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Innovation-driven development strategy puts country into Top 20

By Zhang Yangfei | China Daily | Updated: 2019-02-25 09:24
A worker labors at a label manufacturer in Huzhou, Zhejiang province, in February. [Photo/VCG]

China's innovation-driven development strategy has put down strong roots and has a promising future with the guidance and support of the central government, experts said.

Gan Yong, former vice-president of the Chinese Academy of Engineering, told CPPCC Daily that he had seen many scientific breakthroughs over the last six years and had high expectations for the future of technological development.

In March 2013, Gan had a chance to meet President Xi Jinping and voice his opinions in a science and technology panel discussion during the annual meeting of the 12th National Committee of the Chinese People's Political Consultative Conference, the country's top political advisory body.

Gan said China's strengths in core technology research were too widely dispersed, and he urged the establishment of a generic research and development platform to pool the advantages and boost China's international competitiveness.

He said he believed optoelectronic devices and other microprocessors would be among the most competitive areas internationally, with artificial intelligence being the key technological trend.

Xi has always attached great importance to scientific innovation and has repeatedly urged academic institutions and enterprises to be committed to innovation-driven development, Gan said.

In his keynote speech at the panel discussion, Xi described the innovation-driven development strategy as a fundamental measure to accelerate and invigorate the country's economic transformation, and said China must plan ahead and be bold in exploring some key areas of science and technology.

Three years after that speech, the State Council released an outline for China's innovation-driven development, underlining the crucial role of advancing mass innovation and entrepreneurship and pledging that China will become an "innovation country" by 2020 and a global "innovation leader" by 2030.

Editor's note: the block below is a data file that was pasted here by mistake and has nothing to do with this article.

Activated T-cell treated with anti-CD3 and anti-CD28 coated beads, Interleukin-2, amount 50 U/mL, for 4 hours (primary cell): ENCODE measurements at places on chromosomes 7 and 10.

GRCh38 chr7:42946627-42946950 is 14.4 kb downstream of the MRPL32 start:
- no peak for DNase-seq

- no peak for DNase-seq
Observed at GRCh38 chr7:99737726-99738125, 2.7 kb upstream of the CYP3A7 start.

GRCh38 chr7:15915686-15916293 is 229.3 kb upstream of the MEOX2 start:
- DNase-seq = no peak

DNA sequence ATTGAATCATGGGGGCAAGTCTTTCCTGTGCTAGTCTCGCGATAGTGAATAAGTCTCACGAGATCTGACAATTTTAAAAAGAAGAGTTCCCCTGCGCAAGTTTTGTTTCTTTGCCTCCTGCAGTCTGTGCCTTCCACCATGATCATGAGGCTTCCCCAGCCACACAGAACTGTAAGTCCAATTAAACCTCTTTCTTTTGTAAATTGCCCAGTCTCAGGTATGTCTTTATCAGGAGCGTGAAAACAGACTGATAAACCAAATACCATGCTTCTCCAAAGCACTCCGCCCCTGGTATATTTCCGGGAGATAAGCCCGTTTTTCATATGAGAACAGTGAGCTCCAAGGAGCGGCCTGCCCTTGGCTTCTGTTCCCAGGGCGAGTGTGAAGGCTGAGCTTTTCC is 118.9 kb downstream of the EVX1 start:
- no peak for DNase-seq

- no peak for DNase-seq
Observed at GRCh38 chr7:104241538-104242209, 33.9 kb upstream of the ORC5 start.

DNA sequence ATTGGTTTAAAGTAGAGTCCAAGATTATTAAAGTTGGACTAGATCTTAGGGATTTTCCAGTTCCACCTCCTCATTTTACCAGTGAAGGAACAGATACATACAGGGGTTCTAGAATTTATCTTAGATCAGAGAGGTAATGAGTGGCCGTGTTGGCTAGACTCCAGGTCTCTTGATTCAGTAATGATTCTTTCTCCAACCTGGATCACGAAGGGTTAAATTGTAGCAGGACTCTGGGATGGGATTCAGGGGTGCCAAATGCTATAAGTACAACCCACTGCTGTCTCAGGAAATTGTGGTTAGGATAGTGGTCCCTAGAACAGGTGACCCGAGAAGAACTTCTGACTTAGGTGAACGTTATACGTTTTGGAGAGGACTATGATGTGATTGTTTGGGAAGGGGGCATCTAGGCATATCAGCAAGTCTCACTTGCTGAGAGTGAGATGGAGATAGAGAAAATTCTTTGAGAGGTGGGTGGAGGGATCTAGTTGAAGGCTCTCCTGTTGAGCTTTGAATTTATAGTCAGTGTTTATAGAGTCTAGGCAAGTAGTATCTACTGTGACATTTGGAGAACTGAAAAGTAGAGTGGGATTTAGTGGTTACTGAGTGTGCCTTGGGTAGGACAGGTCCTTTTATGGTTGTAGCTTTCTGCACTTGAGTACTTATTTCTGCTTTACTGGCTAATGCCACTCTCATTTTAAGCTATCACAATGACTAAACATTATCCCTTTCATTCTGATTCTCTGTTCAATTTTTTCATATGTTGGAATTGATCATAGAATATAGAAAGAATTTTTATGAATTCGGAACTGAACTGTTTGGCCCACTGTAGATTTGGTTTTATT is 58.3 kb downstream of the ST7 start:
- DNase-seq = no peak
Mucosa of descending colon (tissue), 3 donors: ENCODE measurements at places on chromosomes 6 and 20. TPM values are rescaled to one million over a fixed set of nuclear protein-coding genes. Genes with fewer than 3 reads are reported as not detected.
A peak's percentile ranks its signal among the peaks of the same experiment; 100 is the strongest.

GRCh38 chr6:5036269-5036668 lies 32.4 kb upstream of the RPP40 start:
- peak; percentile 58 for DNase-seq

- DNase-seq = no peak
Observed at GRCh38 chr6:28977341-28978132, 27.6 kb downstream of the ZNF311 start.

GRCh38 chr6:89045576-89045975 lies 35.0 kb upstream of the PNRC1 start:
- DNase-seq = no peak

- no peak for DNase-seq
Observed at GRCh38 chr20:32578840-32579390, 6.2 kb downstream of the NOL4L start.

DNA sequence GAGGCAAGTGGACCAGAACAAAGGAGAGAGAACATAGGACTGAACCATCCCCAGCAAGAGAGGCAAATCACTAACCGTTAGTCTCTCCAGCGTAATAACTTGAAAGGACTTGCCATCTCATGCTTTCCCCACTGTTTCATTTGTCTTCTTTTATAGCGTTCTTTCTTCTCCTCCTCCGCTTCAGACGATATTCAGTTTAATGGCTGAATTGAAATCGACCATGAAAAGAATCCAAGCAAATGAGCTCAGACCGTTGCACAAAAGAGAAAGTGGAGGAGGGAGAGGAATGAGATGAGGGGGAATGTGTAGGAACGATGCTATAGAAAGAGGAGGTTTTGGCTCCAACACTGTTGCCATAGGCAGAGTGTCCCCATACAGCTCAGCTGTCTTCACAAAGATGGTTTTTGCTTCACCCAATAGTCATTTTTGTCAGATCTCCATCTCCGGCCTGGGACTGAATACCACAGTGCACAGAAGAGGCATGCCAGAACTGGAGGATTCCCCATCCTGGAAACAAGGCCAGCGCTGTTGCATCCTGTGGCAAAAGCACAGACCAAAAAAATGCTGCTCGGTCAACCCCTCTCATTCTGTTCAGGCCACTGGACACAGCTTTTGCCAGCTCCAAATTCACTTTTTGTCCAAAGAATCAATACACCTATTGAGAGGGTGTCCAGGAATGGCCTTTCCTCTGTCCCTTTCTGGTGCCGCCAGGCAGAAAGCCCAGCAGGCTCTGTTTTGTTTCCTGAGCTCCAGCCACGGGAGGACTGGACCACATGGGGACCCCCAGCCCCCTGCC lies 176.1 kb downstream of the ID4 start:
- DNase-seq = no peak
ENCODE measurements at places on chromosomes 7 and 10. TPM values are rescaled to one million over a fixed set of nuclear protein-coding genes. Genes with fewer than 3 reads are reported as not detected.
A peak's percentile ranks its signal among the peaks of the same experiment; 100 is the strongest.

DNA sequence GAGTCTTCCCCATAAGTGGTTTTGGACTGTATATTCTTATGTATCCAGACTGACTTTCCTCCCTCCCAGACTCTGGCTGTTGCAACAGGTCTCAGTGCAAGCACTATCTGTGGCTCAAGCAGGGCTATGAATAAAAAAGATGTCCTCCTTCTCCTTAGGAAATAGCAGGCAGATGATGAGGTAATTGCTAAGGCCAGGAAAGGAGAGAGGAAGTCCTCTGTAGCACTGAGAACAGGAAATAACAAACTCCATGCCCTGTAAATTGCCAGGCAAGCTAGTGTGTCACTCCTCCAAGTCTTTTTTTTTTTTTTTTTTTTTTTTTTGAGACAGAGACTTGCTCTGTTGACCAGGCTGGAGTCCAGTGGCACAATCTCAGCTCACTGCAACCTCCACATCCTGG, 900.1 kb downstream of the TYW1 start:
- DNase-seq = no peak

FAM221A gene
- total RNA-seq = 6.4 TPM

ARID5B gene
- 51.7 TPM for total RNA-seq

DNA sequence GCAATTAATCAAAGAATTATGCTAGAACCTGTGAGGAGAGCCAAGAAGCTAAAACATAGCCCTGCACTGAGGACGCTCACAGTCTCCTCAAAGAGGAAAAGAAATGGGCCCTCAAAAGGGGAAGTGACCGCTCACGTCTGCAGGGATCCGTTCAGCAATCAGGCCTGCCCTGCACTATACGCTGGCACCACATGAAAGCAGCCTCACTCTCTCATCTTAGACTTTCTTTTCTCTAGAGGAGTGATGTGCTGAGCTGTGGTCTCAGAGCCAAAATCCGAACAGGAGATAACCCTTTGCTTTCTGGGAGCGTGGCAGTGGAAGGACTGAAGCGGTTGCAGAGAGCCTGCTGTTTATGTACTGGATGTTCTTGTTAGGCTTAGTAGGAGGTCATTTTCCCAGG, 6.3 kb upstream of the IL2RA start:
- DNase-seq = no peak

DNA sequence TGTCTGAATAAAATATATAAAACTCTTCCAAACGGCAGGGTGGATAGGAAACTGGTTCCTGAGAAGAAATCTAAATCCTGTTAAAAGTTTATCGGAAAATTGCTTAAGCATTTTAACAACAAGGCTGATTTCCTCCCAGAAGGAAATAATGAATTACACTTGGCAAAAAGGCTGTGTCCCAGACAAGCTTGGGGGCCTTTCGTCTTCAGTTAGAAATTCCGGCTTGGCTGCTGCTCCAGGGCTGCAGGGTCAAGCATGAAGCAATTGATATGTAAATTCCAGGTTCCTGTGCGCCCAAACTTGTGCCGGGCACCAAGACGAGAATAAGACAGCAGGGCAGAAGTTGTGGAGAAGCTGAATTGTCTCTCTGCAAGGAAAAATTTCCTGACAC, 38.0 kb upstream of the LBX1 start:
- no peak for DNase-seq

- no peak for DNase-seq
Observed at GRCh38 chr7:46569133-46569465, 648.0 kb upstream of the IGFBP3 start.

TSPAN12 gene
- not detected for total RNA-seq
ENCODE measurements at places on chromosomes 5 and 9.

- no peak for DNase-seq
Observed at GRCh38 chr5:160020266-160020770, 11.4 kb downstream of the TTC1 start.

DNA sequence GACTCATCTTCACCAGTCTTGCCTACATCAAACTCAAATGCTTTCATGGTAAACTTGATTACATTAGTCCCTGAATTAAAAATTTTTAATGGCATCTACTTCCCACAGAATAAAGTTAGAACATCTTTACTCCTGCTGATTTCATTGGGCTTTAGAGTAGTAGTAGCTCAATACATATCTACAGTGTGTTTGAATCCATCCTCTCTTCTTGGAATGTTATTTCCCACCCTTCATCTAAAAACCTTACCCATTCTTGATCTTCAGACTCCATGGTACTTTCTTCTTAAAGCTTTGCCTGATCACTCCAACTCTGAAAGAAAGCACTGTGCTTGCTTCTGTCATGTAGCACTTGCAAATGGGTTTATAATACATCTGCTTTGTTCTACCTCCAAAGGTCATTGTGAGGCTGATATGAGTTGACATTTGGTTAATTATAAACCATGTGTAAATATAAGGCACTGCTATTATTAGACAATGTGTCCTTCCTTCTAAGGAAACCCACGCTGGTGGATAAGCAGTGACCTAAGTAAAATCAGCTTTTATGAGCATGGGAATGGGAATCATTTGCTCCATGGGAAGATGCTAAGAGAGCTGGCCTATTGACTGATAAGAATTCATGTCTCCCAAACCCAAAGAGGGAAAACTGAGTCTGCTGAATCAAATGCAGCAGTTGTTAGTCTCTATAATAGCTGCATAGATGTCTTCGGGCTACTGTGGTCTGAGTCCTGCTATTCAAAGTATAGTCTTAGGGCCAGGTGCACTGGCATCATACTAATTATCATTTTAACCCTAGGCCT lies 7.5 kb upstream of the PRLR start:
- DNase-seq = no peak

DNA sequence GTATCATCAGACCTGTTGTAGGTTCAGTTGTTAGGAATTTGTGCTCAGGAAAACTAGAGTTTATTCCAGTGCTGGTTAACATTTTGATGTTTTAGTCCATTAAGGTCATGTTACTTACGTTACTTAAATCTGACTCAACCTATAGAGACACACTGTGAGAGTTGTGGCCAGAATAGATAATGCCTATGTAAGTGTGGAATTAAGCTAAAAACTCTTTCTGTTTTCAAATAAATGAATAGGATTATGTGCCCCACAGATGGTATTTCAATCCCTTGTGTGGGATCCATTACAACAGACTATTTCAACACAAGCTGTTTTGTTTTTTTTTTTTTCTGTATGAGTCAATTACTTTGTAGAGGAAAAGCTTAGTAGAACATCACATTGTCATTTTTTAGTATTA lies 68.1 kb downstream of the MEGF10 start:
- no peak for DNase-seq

In 2017, the government released another guideline that aimed to add momentum to mass innovation and entrepreneurship. The China Association for Science and Technology released a similar guideline designed to strengthen the implementation of the innovation-driven development strategy.

The country's commitment to innovation has already led to a number of scientific achievements, such as the world's first quantum communications satellite, Micius, which was launched in 2016, and the completion of one of the world's most powerful supercomputers, Sunway TaihuLight.

The Global Innovation Index 2018 - published by Cornell University together with the World Intellectual Property Organization and INSEAD, a business graduate school - listed China among the world's 20 most-innovative economies. It ranked 17th, up from 22nd in 2017.

The rise "represents a breakthrough for an economy witnessing rapid transformation and guided by government policy prioritizing research and development-intensive ingenuity", WIPO said in a news release.

Wan Jianmin, an academician of the Chinese Academy of Engineering and vice-president of the Chinese Academy of Agricultural Sciences, also attended the panel discussion in 2013.

Six years on, Wan said he has been pleased to see breakthroughs in basic agricultural research and modern breeding techniques. For instance, genetically modified insect-resistant cotton created by innovative scientists, has been more widely applied and helped reduce the use of pesticides by more than 900,000 metric tons.

New varieties of disease-resistant corn, wheat and rice have greatly reduced the annual use of pesticides and improved efficiency in water use, Wan said.

Wan said he expects Xi's 2013 speech, which also stressed the roles of enterprises and building an organic chain that better links innovation, industry and market demand, will bear more fruit.

"Now it is mainly the government that invests in agricultural science and technology innovation, because agriculture is not considered a profitable industry and progress comes slowly. So enterprises are less motivated," Wan said. "I hope the authorities at all levels will continue to implement what Xi said in the speech and invest more in the cutting-edge technologies of agricultural science."

 

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